The prevalence of gastrointestinal helminth infections in pigs in Kenya
Nganga, C J
Karanja, D N
Mutune, M N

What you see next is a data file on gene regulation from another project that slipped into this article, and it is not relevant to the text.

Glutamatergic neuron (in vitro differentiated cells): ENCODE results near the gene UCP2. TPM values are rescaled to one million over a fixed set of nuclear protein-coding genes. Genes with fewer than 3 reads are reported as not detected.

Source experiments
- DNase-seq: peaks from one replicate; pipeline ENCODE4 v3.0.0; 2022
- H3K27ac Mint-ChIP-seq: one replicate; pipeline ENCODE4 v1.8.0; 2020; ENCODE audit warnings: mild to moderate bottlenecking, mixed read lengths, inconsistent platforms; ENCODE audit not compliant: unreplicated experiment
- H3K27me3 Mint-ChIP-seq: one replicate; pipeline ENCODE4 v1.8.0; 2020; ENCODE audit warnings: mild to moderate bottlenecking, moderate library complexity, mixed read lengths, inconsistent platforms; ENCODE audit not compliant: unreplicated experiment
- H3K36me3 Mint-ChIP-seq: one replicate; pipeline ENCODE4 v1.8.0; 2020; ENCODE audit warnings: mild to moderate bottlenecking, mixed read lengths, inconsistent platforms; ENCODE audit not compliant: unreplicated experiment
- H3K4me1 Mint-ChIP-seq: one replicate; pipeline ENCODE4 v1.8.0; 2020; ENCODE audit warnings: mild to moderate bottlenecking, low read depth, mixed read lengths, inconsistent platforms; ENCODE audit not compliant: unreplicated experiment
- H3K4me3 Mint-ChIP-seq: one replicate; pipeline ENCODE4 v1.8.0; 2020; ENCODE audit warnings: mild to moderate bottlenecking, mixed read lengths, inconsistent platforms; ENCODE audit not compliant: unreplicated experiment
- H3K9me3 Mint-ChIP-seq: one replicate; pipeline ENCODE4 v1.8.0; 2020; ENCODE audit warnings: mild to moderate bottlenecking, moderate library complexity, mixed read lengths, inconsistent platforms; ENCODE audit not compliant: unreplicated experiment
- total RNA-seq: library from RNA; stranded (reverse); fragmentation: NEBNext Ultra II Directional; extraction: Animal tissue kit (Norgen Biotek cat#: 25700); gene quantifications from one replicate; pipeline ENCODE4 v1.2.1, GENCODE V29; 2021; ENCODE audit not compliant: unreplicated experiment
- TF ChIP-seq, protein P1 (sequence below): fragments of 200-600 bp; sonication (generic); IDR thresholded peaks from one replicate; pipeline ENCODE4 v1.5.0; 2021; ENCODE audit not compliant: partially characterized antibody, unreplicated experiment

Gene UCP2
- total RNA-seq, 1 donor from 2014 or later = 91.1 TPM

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The prevalence of helminth infection, species spectrum and worm burdens in Kenyan pigs was examined. A total of 115 gastrointestinal tracts (GIT) from 61 growers and 54 adult pigs were examined between February 2005 and January 2006. Seventy eight (67.8%) had one or more helminth parasites, of which thirty six (31.3%) were mixed infection. Ten types of helminth parasites encountered in descending order of prevalence were, Oesophagostomum dentatum (39.1%), Trichuris suis (32.2%), Ascaris suum (28.7%), Oesophagostomum quadrispinulatum (14.8%), Trichostrongylus colubriformis (10.4%), Trichostrongylus axei (4.3%), Strongyloides ransomi (4.3%), Hyostrongylus rubidus (1.7%), Ascarops strongylina (1.7%) and Physocephalus sexalutus (0.9%). Oesophagostomum dentatum was the most prevalent species (51.9%) in the adult pigs, while Trichuris suis was the most prevalent species (44.3%) in growers. The highest worm counts were recorded in the out door production system. Oesophagostomum quadrispinulatum, Trichostrongylus colubriformis, Trichostrongylus axei, Hyostrongylus rubidus, Ascarops strongylina and Physocephalus sexalutus were recorded in Kenya for the first time. The high prevalence and wide spectrum observed in the present study suggests that helminth infection may be a constraint to economic pig production in the country and there is need to institute control measures.